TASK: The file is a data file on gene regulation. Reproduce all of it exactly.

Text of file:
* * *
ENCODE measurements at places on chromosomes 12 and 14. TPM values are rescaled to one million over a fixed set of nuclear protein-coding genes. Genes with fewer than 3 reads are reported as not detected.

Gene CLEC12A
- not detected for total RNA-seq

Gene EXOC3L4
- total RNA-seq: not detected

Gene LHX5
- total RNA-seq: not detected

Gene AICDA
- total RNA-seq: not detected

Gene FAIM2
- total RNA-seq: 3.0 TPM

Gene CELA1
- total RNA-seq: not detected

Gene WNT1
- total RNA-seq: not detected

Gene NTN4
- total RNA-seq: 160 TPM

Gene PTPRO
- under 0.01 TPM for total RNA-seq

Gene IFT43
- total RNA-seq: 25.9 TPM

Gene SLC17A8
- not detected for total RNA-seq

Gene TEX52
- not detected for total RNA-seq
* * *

ENCODE measurements at places on chromosomes 12 and 14. TPM values are rescaled to one million over a fixed set of nuclear protein-coding genes. Genes with fewer than 3 reads are reported as not detected.

Gene CLEC12A
- not detected for total RNA-seq

Gene EXOC3L4
- total RNA-seq: not detected

Gene LHX5
- total RNA-seq: not detected

Gene AICDA
- total RNA-seq: not detected

Gene FAIM2
- total RNA-seq: 3.0 TPM

Gene CELA1
- total RNA-seq: not detected

Gene WNT1
- total RNA-seq: not detected

Gene NTN4
- total RNA-seq: 160 TPM

Gene PTPRO
- under 0.01 TPM for total RNA-seq

Gene IFT43
- total RNA-seq: 25.9 TPM

Gene SLC17A8
- not detected for total RNA-seq

Gene TEX52
- not detected for total RNA-seq